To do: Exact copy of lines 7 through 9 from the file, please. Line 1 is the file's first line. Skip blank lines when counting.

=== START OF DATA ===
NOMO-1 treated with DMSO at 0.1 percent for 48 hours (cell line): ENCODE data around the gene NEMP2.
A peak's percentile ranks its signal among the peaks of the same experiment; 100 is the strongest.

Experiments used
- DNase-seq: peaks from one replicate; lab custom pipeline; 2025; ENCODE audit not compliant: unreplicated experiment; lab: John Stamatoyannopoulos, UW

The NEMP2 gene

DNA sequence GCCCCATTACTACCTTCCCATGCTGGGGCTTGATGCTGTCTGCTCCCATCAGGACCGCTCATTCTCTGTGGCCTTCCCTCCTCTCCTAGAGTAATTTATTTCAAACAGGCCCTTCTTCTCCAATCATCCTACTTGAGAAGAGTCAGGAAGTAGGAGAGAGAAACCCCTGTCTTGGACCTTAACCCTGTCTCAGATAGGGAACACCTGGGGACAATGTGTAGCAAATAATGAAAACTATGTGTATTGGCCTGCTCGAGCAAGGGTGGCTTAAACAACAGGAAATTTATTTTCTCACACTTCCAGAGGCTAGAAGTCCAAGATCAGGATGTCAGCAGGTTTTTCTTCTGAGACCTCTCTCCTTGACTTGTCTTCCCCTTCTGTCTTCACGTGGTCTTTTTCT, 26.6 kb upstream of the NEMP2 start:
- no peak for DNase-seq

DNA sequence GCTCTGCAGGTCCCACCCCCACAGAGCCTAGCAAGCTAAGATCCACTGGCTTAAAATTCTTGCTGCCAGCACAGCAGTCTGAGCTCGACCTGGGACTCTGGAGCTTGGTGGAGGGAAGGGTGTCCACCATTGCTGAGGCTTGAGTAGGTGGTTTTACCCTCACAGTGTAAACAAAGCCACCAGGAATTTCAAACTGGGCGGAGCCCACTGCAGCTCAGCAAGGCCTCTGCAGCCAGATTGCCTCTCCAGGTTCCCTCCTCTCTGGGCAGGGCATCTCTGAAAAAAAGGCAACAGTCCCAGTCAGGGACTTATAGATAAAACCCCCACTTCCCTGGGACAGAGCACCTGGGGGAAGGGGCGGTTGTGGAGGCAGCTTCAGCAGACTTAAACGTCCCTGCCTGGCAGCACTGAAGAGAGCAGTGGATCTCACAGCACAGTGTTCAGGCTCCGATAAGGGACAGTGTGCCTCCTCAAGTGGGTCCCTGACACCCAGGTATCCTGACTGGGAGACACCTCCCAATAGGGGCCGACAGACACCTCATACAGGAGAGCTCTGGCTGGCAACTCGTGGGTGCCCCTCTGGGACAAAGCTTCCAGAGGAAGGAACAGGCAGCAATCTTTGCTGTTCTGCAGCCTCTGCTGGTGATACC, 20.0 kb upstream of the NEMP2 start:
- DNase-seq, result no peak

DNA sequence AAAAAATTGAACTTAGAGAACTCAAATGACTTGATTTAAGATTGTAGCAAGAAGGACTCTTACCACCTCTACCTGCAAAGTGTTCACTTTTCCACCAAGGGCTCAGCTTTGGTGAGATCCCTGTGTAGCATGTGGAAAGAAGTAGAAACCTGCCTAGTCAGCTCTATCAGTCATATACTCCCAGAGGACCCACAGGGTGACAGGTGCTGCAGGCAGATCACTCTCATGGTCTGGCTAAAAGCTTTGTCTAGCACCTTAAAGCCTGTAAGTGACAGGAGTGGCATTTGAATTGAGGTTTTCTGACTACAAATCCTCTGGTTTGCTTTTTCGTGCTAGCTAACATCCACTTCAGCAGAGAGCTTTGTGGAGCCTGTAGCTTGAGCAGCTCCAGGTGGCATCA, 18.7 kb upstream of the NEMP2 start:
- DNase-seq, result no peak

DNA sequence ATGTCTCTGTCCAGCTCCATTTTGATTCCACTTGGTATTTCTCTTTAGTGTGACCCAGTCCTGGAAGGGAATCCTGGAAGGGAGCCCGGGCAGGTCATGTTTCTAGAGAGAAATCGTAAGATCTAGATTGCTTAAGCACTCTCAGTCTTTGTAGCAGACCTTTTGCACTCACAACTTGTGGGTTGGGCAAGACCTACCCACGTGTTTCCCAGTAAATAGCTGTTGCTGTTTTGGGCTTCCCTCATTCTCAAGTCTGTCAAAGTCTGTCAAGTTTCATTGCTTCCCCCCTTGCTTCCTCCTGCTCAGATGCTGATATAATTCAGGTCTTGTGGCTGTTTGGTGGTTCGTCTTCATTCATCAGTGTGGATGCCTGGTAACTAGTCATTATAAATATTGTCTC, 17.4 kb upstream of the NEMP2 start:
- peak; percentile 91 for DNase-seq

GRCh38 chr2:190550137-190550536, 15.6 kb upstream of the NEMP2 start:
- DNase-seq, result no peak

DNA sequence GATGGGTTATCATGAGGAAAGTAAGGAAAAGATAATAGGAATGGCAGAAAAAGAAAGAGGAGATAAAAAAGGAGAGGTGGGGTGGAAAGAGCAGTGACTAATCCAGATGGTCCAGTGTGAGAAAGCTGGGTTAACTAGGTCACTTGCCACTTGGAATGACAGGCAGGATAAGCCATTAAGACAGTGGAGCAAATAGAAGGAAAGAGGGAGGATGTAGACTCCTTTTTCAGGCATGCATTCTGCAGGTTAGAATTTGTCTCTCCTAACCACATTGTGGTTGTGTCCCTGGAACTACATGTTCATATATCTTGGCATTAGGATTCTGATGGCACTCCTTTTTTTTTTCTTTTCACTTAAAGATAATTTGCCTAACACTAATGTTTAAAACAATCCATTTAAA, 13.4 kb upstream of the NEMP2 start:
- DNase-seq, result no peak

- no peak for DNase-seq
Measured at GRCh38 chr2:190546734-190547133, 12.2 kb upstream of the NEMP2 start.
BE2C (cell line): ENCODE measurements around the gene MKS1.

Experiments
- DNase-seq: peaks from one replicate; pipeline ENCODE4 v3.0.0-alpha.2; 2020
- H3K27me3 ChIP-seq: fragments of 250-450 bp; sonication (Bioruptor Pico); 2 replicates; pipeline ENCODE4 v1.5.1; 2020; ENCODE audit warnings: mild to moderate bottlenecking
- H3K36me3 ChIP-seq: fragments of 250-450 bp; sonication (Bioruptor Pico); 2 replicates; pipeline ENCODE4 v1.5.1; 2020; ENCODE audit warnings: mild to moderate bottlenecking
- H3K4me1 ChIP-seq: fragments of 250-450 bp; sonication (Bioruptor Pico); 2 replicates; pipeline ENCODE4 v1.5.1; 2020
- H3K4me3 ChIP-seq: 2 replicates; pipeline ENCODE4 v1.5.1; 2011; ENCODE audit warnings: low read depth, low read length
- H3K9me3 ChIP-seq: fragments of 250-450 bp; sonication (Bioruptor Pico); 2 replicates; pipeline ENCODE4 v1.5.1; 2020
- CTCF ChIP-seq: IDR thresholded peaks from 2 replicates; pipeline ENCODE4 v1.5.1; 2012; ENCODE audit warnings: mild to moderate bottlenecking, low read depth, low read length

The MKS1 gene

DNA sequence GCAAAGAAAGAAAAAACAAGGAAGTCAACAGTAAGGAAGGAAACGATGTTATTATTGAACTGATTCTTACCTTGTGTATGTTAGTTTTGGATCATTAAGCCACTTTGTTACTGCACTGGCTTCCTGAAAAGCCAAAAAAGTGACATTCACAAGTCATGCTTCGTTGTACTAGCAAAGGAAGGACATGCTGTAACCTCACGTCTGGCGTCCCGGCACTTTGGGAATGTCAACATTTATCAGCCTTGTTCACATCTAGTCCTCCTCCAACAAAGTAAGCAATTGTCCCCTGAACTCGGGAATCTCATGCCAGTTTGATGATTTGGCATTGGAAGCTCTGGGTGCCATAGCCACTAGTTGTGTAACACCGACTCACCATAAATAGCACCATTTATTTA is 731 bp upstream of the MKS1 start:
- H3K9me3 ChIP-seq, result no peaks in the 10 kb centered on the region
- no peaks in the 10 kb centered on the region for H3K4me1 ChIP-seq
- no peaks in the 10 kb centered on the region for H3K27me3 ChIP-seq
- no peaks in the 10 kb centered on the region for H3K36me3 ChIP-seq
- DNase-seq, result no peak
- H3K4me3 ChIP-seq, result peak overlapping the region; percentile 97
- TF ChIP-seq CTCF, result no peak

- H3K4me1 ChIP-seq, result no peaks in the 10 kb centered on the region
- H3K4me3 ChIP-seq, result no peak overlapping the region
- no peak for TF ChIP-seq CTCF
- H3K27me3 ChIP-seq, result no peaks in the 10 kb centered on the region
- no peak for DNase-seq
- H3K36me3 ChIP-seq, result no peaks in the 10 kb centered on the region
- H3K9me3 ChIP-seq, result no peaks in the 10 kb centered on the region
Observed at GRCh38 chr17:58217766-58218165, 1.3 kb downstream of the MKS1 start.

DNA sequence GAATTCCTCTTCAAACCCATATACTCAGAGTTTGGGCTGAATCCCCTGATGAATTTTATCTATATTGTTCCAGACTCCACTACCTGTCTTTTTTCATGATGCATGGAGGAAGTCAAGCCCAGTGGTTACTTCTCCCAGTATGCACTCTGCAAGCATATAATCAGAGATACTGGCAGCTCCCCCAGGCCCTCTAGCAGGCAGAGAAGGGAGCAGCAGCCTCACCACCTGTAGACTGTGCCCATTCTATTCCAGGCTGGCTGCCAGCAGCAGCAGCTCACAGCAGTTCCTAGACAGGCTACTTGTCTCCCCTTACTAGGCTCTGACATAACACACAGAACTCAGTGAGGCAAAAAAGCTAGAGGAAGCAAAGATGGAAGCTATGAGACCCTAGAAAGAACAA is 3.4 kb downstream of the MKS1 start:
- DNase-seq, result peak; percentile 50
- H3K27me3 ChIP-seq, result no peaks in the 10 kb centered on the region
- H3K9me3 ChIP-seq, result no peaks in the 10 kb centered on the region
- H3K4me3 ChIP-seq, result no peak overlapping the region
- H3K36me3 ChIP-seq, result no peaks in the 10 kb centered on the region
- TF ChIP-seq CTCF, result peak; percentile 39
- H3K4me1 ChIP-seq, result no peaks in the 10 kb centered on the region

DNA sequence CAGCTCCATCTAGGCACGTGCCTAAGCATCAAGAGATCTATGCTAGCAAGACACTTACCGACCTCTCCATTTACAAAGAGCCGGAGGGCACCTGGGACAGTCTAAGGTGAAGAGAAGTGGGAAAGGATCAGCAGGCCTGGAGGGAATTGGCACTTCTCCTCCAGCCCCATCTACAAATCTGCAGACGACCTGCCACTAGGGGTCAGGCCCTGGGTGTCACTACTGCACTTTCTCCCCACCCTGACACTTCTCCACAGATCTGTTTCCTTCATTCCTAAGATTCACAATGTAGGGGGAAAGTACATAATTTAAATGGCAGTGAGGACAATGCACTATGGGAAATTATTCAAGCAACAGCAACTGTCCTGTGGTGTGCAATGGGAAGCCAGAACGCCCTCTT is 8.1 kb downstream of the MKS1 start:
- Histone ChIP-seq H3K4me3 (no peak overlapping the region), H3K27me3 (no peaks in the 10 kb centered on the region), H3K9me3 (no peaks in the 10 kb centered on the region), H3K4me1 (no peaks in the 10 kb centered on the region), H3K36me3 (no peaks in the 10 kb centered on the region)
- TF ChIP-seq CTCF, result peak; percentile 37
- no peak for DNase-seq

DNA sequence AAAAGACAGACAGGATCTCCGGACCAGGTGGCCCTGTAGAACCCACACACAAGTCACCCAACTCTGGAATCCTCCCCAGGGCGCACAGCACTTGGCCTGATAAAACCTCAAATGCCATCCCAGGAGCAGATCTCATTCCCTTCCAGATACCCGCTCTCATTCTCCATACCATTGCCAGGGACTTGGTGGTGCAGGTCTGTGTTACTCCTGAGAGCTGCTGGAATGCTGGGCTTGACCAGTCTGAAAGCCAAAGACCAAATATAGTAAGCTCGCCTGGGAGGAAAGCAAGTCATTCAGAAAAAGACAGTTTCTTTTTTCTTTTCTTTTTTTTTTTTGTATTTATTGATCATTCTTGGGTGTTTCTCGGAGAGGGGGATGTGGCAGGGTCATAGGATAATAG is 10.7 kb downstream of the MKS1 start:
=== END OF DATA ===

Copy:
- no peak for DNase-seq

DNA sequence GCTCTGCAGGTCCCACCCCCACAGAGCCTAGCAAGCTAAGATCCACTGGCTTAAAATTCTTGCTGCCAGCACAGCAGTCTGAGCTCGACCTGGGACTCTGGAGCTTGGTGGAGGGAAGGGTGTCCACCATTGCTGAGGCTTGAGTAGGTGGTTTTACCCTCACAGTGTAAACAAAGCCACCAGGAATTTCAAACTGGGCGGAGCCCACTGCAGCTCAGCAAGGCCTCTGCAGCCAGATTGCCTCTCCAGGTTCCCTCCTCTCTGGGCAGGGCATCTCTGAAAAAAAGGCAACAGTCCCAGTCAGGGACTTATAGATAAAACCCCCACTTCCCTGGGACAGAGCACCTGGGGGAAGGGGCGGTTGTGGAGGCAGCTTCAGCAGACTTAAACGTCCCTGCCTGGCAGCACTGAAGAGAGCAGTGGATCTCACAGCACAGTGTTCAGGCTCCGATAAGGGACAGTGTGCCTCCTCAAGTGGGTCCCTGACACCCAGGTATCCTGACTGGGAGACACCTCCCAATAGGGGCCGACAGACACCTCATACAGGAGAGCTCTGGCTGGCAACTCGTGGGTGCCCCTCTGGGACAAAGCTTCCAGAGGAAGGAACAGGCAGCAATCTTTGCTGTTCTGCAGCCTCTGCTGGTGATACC, 20.0 kb upstream of the NEMP2 start:
- DNase-seq, result no peak